Two Decades of Donated Books

November 10, 2021

“Upon the subject of education…I can only say that I view it as the most important subject which we as a people can be engaged in.” – Abraham Lincoln, as quoted by author Peggy Thomas in “Lincoln Clears a Path: Abraham Lincoln’s Agricultural Legacy.”

Oxford Languages defines literacy as “the ability to read and write,” and as “competence or knowledge in a specified area.”

For the 20th year, DeKalb County Farm Bureau and generous area donors have helped to address both meanings of the word. By providing food and farm-related children’s books to school libraries, this program enables students to practice their reading skills while simultaneously learning about agriculture.

North Elementary School in Sycamore was one of the 34 schools benefitting from this year’s book donation program. Library paraeducator Clare Dempsey and six students enjoyed the first peek at the new books. (From left) Shown are: Nolan Burch, Naya Collins, Esme Beckley, Mrs. Dempsey, Henry Hiland, Casey Adams, and Arden Butler.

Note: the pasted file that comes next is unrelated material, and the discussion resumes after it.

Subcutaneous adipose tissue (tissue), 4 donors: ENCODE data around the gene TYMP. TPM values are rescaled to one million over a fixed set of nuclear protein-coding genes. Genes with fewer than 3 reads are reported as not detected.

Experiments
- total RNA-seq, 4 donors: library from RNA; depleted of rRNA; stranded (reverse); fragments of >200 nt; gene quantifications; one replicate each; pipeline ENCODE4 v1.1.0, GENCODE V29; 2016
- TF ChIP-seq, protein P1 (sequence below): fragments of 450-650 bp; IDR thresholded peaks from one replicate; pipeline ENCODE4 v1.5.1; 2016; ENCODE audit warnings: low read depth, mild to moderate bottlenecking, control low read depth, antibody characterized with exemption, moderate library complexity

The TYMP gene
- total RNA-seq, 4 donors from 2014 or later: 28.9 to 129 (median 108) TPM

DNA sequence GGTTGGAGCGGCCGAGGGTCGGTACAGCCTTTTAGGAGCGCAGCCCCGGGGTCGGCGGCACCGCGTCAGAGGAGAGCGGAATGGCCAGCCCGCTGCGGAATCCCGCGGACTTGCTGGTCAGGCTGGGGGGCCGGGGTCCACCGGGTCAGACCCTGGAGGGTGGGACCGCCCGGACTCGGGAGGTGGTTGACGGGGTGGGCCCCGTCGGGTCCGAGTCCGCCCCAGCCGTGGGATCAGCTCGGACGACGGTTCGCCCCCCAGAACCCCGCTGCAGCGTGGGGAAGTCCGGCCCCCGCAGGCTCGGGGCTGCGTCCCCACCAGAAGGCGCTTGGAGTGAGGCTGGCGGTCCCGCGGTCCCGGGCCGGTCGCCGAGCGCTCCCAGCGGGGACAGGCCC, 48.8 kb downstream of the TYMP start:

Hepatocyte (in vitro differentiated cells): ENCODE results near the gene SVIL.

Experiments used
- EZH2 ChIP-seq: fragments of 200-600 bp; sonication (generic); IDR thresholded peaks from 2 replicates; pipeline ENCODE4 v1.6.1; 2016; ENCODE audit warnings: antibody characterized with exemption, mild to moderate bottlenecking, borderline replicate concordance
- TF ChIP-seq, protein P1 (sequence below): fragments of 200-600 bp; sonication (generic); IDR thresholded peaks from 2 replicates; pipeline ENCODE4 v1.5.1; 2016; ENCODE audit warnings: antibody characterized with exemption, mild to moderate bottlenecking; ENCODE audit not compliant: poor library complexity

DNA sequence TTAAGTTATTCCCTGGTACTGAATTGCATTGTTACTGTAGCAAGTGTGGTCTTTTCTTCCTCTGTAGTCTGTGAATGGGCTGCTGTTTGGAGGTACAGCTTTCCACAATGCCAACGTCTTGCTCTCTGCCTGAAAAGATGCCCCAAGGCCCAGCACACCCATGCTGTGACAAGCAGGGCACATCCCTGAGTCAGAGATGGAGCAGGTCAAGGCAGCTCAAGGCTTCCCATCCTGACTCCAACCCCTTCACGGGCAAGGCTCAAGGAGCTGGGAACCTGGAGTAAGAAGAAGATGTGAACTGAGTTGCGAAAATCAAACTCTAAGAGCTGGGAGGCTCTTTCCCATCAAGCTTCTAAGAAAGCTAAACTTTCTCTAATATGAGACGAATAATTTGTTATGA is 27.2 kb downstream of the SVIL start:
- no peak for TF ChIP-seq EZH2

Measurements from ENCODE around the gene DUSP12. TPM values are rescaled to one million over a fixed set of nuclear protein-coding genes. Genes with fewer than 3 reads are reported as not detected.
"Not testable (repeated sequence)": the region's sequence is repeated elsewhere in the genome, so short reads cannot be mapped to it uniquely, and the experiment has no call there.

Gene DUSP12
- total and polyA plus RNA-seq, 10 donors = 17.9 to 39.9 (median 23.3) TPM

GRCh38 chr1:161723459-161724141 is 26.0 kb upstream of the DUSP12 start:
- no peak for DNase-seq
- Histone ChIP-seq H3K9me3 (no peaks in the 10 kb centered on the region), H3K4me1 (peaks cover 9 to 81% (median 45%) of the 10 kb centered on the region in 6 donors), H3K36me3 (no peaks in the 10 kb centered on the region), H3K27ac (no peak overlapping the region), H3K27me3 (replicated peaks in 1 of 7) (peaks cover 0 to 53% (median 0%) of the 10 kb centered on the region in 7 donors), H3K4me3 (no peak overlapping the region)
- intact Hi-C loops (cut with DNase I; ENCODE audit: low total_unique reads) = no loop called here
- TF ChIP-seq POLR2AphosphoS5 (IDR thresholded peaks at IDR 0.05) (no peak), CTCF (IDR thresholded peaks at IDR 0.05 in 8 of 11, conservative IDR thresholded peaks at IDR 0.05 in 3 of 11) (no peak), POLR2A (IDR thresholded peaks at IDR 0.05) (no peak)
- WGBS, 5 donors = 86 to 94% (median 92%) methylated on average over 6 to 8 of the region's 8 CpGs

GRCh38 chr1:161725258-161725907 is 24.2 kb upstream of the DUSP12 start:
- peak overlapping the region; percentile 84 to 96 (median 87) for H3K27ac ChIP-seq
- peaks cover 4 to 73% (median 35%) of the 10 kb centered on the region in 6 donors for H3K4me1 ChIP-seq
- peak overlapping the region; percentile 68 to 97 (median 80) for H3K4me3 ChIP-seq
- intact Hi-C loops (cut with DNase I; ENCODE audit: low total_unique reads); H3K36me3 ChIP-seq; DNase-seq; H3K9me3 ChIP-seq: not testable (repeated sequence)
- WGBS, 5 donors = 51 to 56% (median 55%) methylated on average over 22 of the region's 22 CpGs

In addition to “Lincoln Clears a Path” schools received “Erosion: How Hugh Bennett Saved America’s Soil and Ended the Dust Bowl,” by Darcy Pattison; “How to Grow an Apple Pie,” by Beth Charles; “Tech on the Farm,” by Holly Dufek; “Coolbean the Soybean,” by Shawn Conley; and “Tales of the Dairy Godmother: Chuck’s Ice Cream Wish,” by Viola Butler.

Local sponsors make the donations of ag-related children’s books possible by providing funds needed for their purchase. Upon opening each donated book, readers will find a label recognizing the sponsor or sponsors of that title.

“It may be a digital world,” says Ag Literacy Coordinator Rhodora Collins, “but kids still read a lot of books. It’s a significant way they are learning about the world around them.”

A total of 199 books were distributed this fall, bringing the number of items donated since 2002 to more than 3,800.


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